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Bible Commentaries

Commentary Critical and Explanatory on the Whole Bible - Unabridged

Nehemiah 1

 

 

Verse 1

The words of Nehemiah the son of Hachaliah. And it came to pass in the month Chisleu, in the twentieth year, as I was in Shushan the palace,

Nehemiah (comforted of Yahweh) the son of Hachaliah (whose eyes Yahweh enlivens). This eminently pious and patriotic Jew is to be carefully distinguished from two other persons of the same name-one of whom is mentioned as helping to rebuild the walls of Jerusalem (Nehemiah 3:16), and the other is noticed in the list of those who accompanied Zerubbabel in the first detachment of returning exiles (Ezra 2:2; Nehemiah 7:7). Though little is known of his genealogy, it is highly probable that he was a descendant of the tribe of Judah and royal family of David.

In the month Chisleu - answering to the close of November and the larger part of December.

Shushan the palace - the capital of ancient Susiana, east of the Tigris, a province of Persia. From the time of Cyrus it was the favourite winter residence of the Persian kings.


Verse 2

That Hanani, one of my brethren, came, he and certain men of Judah; and I asked them concerning the Jews that had escaped, which were left of the captivity, and concerning Jerusalem.

Hanani, one of my brethren, came, he and certain men of Judah. Hanani is called (Nehemiah 7:2) his brother. But as that term was used loosely by Jews as well as other Orientals, it is probable that no more is meant than that he was of the same family. According to Josephus, Nehemiah, while walking around the palace walls, overheard some persons conversing in the Hebrew language, and having ascertained that they had lately returned from Judea, was informed by them, in answer to his eager inquiries, of the unfinished and desolate condition of Jerusalem, as well as the defenseless state of the returned exiles. The commissions previously given to Zerubbabel and Ezra extending only to the repair of the temple and of private dwellings, the walls and gates of the city had been allowed to remain a mass of shattered ruins, as they had been laid by the Chaldean siege.


Verse 3

And they said unto me, The remnant that are left of the captivity there in the province are in great affliction and reproach: the wall of Jerusalem also is broken down, and the gates thereof are burned with fire.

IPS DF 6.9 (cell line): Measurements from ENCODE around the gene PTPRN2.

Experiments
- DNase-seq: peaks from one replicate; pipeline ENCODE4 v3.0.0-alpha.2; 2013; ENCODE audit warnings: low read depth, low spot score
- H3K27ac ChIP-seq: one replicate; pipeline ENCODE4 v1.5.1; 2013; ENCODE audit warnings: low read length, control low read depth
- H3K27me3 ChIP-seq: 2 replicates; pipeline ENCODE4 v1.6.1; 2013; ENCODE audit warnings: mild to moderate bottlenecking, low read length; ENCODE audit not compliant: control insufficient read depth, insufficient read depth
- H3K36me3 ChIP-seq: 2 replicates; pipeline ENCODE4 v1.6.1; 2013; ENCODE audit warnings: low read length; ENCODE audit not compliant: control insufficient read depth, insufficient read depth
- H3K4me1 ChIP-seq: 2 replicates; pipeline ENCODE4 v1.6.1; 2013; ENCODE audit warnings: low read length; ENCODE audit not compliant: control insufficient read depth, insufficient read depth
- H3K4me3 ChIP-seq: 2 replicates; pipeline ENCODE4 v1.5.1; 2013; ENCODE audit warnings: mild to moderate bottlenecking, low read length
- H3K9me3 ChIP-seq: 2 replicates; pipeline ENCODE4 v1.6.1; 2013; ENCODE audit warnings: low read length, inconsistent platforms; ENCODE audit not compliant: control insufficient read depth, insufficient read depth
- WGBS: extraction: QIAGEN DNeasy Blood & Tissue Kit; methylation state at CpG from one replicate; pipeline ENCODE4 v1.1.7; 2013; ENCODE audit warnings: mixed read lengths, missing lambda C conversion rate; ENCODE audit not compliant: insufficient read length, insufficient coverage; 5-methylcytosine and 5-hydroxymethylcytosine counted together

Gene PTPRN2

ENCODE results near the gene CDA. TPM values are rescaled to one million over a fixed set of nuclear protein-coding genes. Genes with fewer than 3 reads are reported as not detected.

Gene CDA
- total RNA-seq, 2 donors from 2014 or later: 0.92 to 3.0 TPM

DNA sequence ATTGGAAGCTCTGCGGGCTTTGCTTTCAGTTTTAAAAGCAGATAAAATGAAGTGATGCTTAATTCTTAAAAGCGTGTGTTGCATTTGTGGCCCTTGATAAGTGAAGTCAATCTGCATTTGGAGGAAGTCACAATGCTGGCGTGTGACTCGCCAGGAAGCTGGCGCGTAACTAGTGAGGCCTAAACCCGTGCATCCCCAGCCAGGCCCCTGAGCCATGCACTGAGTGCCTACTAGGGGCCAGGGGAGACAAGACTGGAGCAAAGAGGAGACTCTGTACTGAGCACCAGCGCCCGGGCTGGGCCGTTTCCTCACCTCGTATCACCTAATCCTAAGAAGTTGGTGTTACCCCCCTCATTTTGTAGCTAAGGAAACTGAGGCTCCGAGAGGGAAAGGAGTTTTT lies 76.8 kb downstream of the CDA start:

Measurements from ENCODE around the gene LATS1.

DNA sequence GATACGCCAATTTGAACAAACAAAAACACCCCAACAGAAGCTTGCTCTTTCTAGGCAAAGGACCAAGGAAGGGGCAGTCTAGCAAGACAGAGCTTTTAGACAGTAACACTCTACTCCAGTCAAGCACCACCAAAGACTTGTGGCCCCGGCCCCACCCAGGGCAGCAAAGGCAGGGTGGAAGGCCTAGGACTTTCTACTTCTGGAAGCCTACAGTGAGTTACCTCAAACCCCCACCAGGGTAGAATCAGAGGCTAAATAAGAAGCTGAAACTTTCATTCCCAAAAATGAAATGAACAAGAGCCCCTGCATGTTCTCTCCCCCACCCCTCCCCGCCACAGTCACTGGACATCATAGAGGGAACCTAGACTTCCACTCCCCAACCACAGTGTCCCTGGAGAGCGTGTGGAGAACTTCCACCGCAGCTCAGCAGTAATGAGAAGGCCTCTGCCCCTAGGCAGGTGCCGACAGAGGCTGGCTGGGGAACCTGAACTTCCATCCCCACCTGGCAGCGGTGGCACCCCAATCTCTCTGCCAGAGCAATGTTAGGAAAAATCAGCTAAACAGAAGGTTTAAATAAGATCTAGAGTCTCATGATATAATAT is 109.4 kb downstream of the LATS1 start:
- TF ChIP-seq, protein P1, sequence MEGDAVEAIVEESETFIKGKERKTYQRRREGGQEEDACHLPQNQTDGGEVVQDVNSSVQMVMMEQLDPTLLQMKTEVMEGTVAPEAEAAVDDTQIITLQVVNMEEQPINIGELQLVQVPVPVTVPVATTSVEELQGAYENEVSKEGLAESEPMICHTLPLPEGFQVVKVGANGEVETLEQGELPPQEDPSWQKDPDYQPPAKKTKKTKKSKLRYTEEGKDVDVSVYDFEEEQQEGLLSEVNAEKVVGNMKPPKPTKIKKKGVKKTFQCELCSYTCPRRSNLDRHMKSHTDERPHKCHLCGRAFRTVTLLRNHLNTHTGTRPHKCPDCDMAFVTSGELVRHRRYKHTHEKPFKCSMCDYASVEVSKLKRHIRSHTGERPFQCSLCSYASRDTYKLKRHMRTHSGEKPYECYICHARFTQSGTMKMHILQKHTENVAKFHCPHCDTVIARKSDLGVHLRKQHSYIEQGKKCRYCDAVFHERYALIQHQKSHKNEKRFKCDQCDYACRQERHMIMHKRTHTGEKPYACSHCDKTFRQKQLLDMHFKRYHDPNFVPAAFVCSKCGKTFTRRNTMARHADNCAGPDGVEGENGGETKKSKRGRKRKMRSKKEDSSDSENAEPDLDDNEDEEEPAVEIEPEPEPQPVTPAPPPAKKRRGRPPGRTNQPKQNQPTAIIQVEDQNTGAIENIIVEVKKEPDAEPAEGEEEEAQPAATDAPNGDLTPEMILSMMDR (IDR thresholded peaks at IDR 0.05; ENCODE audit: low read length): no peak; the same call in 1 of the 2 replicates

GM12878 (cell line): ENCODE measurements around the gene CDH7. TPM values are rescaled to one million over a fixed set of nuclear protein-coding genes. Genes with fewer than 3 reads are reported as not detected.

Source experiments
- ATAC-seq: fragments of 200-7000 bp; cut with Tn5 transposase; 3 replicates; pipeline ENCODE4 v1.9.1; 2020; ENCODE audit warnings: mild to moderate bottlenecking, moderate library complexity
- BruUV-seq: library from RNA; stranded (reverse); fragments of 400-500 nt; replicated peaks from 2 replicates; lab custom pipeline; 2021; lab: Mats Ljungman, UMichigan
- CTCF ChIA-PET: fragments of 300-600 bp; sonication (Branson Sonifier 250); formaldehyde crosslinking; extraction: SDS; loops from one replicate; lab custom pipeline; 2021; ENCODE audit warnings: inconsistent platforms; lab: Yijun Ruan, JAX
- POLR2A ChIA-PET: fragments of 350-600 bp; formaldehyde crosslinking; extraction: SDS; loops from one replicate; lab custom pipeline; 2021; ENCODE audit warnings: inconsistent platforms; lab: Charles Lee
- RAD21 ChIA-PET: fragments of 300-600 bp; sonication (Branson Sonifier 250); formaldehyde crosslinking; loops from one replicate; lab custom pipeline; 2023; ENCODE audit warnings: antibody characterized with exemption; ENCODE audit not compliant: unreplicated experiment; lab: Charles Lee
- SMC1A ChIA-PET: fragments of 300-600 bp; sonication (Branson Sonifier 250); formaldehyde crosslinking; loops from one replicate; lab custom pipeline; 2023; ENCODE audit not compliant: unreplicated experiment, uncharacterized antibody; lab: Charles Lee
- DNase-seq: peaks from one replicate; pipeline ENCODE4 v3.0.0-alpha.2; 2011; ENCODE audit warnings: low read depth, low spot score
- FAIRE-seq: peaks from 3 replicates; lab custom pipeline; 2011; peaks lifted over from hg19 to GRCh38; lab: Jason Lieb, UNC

No JFB commentary on this verse.


Verse 4

And it came to pass, when I heard these words, that I sat down and wept, and mourned certain days, and fasted, and prayed before the God of heaven,

When I heard these words ... I sat down ... and mourned ... and fasted, and prayed. The recital deeply affected the patriotic feelings of this good man, and no comfort could he find but in earnest and protracted prayer, that God would favour the purpose, which he seems to have secretly formed, of asking the royal permission to go to Jerusalem.


Verses 5-10

And said, I beseech thee, O LORD God of heaven, the great and terrible God, that keepeth covenant and mercy for them that love him and observe his commandments:

No JFB commentary on these verses.


Verse 11

O Lord, I beseech thee, let now thine ear be attentive to the prayer of thy servant, and to the prayer of thy servants, who desire to fear thy name: and prosper, I pray thee, thy servant this day, and grant him mercy in the sight of this man. For I was the king's cupbearer.

I was the king's cup-bearer , [ mashqeh (Hebrew #4945)] - butler (cf. Isaiah 39:7; Daniel 1:1-7). This officer, in the ancient Oriental courts, was always a person of rank and importance, and, from the confidential nature of his duties, and his frequent access to the royal presence, possessed of great influence.

 


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Bibliography Information
Jamieson, Robert, D.D.; Fausset, A. R.; Brown, David. "Commentary on Nehemiah 1:4". "Commentary Critical and Explanatory on the Whole Bible - Unabridged". http://odl.studylight.org/commentaries/jfu/nehemiah-1.html. 1871-8.

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